A Deadly Three Months for U.S. Law Enforcement

As thousands of mourners packed the Cathedral Basilica of SS. Peter and Paul or watched on a huge screen erected in Logan Circle across the street, the Philadelphia Police Department laid to rest another fallen hero Tuesday morning. The funeral of Sergeant Patrick McDonald was a sad and poignant end to a deadly three months for American law enforcement.

A member of Philadelphia’s elite Highway Patrol, Sergeant McDonald was brutally executed on a North Philadelphia street September 23rd by a career criminal who had just recently received an early release from prison and already had an outstanding warrant for assaulting another police officer. He was the second Philadelphia Police officer to die in the line of duty during the month of September alone. Officer Isabel Nazario was killed September 5th when the police cruiser she was riding in was broadsided by an SUV driven by an intoxicated 16 year old . Including Sergeant Stephen Liczbinski (EOW: May 3, 2008) and Officer Charles Cassidy (EOW: November 1, 2007), four Philadelphia Police officers have died in the line of duty in the past 11 months.

As Commissioner Charles Ramsey said during Sergeant McDonald’s funeral, Philadelphia Police are feeling “disbelief, anger and sadness” right now.

And, tragically, they are not alone.

Over the last three months (July 1 and September 30, 2008), a total of 44 U.S. law enforcement officers died in the line of duty, according to preliminary data from the NLEOMF. That translates into about one officer killed every 50 hours nationwide. By contrast, between January 1 and June 30 of this year, 61 officers died – or about one fatality every 72 hours.

More, and more brutal, killings

Officer fatalities are still down sharply from 2007, which was one of the deadliest years for law enforcement in the past two decades. But the reduction in fatalities this year – an encouraging 40 percent as of June 30th – was only 25 percent by September 30th. After six months of steady declines, the 44 officers killed during the third quarter of this year represented a 10 percent increase from the 40 officers who died during the same period of 2007.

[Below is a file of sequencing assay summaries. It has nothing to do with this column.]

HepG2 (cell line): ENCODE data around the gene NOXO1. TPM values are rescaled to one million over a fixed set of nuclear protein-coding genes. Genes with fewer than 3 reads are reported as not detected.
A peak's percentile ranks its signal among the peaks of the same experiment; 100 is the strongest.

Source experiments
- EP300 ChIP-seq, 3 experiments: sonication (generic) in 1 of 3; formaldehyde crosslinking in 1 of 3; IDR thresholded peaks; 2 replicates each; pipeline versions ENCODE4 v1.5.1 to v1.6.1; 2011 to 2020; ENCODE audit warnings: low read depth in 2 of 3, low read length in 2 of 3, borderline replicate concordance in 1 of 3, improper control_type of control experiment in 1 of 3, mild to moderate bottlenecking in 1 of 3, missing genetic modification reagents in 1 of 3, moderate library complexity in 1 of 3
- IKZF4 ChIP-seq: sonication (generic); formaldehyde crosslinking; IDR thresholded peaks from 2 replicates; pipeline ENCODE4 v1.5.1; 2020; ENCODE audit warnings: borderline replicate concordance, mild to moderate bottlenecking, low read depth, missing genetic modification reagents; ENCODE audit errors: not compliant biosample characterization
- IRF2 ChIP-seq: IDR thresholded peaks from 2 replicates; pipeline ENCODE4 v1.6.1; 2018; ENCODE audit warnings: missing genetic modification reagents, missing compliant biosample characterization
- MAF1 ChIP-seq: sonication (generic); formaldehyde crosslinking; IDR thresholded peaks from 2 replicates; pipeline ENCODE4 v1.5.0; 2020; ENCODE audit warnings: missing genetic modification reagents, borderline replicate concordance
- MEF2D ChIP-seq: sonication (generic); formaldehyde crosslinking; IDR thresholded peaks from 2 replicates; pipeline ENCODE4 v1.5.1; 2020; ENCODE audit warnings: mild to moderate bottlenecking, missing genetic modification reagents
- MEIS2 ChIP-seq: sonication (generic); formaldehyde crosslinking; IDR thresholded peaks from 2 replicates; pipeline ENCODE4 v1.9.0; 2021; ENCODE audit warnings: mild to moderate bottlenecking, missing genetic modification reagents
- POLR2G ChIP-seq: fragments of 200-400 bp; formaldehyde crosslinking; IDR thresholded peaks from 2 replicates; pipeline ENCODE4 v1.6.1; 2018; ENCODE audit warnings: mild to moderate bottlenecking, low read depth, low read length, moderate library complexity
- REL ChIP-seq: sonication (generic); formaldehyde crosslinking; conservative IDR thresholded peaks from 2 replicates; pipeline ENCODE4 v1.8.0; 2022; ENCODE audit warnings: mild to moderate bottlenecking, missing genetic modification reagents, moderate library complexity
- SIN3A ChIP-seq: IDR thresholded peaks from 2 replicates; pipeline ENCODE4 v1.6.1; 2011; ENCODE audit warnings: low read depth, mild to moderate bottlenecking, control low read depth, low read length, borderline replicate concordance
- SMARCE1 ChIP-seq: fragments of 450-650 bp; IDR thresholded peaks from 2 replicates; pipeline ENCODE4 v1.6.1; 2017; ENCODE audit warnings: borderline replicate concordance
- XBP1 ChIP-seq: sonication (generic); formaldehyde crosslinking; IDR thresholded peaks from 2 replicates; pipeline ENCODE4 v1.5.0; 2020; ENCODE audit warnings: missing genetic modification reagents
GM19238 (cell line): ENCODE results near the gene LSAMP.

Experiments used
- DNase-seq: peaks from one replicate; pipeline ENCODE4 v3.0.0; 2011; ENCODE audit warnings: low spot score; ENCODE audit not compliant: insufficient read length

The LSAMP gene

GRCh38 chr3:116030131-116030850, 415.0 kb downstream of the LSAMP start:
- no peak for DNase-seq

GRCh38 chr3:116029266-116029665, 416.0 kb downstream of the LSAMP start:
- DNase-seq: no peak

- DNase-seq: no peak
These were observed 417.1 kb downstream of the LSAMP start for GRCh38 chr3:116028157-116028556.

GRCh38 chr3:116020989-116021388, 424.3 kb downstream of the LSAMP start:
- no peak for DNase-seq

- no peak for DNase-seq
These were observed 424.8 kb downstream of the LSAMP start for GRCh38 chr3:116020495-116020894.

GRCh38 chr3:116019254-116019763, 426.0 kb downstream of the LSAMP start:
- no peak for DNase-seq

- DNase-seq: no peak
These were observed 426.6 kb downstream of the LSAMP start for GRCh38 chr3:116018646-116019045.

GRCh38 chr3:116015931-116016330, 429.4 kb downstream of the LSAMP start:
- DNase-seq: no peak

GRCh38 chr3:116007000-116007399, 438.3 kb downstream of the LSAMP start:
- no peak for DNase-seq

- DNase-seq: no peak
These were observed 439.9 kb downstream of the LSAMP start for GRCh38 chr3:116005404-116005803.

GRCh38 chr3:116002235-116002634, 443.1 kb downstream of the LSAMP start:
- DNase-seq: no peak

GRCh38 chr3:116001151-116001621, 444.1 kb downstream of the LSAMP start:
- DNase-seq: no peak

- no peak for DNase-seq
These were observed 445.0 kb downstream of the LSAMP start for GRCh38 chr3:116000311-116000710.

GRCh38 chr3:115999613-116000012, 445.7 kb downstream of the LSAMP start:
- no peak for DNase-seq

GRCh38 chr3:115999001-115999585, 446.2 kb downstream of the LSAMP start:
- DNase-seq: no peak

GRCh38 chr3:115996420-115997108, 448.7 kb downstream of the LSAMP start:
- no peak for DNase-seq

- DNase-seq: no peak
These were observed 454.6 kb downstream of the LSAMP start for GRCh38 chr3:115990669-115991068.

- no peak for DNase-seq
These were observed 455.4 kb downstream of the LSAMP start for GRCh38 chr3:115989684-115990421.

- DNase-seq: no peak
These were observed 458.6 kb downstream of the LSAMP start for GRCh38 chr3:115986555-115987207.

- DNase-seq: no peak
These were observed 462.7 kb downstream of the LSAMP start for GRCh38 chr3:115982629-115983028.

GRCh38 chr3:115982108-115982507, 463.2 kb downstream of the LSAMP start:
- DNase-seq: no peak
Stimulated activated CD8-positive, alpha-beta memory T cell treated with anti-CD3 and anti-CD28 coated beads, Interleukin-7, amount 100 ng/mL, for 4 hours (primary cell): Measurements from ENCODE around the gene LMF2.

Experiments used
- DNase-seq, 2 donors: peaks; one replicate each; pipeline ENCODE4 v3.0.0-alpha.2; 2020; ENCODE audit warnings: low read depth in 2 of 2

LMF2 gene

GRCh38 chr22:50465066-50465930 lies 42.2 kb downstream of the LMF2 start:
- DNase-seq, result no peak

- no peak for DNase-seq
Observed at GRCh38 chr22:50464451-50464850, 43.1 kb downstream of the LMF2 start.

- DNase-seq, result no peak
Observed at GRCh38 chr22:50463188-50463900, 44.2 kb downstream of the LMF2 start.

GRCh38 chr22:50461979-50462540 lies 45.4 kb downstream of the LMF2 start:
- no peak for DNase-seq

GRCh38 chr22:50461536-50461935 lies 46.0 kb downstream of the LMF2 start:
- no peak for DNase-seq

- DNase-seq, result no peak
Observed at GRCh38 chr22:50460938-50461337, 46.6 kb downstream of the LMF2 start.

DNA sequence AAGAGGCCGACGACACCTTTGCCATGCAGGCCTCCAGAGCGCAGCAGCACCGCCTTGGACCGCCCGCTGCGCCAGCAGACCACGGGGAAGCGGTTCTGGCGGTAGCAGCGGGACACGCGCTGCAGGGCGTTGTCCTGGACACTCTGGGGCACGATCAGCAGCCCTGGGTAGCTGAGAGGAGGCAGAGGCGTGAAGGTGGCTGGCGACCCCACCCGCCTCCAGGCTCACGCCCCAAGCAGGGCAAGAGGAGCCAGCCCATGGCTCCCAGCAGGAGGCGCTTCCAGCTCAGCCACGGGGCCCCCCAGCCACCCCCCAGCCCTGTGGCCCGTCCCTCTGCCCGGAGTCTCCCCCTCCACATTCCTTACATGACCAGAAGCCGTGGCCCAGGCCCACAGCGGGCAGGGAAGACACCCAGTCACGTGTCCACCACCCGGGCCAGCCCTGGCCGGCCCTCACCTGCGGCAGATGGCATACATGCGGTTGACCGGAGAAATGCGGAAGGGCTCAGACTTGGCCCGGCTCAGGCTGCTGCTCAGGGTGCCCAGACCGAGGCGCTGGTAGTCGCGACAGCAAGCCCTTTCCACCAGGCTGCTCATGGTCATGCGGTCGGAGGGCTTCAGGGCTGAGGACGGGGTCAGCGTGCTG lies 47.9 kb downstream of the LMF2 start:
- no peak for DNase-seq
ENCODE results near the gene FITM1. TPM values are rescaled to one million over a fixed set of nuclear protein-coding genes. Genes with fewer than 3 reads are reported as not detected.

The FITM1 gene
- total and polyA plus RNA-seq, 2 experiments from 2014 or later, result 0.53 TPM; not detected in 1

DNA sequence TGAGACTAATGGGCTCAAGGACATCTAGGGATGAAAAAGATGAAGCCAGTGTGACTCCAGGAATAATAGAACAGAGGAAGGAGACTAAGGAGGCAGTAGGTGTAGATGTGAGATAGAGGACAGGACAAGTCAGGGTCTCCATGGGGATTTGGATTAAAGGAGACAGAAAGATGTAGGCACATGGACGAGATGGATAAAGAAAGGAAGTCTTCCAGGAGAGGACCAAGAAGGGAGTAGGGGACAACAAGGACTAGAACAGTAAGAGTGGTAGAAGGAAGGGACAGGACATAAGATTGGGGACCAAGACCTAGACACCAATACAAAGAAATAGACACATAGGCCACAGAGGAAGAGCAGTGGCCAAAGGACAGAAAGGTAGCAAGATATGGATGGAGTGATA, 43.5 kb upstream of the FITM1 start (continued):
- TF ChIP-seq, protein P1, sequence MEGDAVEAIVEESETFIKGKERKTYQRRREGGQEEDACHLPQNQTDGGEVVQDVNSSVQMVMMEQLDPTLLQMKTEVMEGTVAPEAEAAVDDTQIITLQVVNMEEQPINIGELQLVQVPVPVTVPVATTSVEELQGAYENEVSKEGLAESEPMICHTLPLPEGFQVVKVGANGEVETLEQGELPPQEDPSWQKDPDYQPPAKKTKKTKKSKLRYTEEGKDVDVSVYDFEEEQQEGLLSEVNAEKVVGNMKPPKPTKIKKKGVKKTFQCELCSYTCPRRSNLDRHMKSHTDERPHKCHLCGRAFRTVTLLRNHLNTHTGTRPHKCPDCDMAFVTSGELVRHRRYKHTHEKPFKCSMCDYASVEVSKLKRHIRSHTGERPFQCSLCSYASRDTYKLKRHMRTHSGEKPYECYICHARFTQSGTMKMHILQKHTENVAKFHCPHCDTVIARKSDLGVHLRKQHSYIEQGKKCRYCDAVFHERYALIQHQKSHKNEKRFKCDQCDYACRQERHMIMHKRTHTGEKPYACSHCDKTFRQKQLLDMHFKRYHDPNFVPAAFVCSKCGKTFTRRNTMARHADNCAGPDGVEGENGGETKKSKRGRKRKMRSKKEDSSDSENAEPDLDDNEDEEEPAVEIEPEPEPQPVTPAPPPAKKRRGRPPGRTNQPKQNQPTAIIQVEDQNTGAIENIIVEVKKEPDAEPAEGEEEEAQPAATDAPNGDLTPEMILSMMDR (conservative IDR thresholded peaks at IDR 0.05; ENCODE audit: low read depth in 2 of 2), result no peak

Not just the number, but also the brutality of some of the killings, seems to have intensified of late. On September 6th, Sergeant Paul Starzyk of the Martinez (CA) Police Department was shot and killed during a gun battle at a hair salon where the estranged husband of an employee had gone with a gun looking for his wife. On September 19th, Caldwell County (NC) Deputy Sheriff Adam Klutz was ambushed and fatally shot as he exited his patrol vehicle after responding to 9-1-1 hang-up call at a residence. One day later, Officer Kristine Fairbanks of the USDA Forest Service, died from a single gunshot wound to the head after she stopped to investigate a suspicious vehicle on Olympic Peninsula in Washington State.

Two officers killed in Chicago

And on September 28th, Chicago Police Officer Nathaniel Taylor was gunned down on the city’s South Side attempting to serve a warrant at the suspect’s residence. Ironically – and tragically – the same suspect had fired shots at police in the very same neighborhood 18 years earlier, an offense for which he served three years in prison.

Officer Taylor’s death was the last of the 42 that occurred during the third quarter of the year. The Chicago Police Department also experienced the first line-of-duty death during that period. On July 2nd, Officer Richard Francis was shot and killed with his service weapon after responding to a disturbance call on a Chicago Transit Authority bus near the Belmont District station where we worked on the city’s North Side.

Of the 44 officers who died during the past three months, 13 were shot, 21 were killed in traffic-related incidents, and two – both members of the Maryland State Police – died in a helicopter crash.

Fulfilling our mission

Three months ago, when officer fatalities were down 40 percent for the year, the NLEOMF cautioned that it was too early to “declare victory.” Now that fatalities have edged up over the past three months should be cause for concern, but not necessarily viewed as the beginning of a new and deadly trend.

Consistent with our mission to “provide information that will help promote law enforcement safety,” the NLEOMF will continue to monitor and report on the latest trends in officer deaths and safety issues.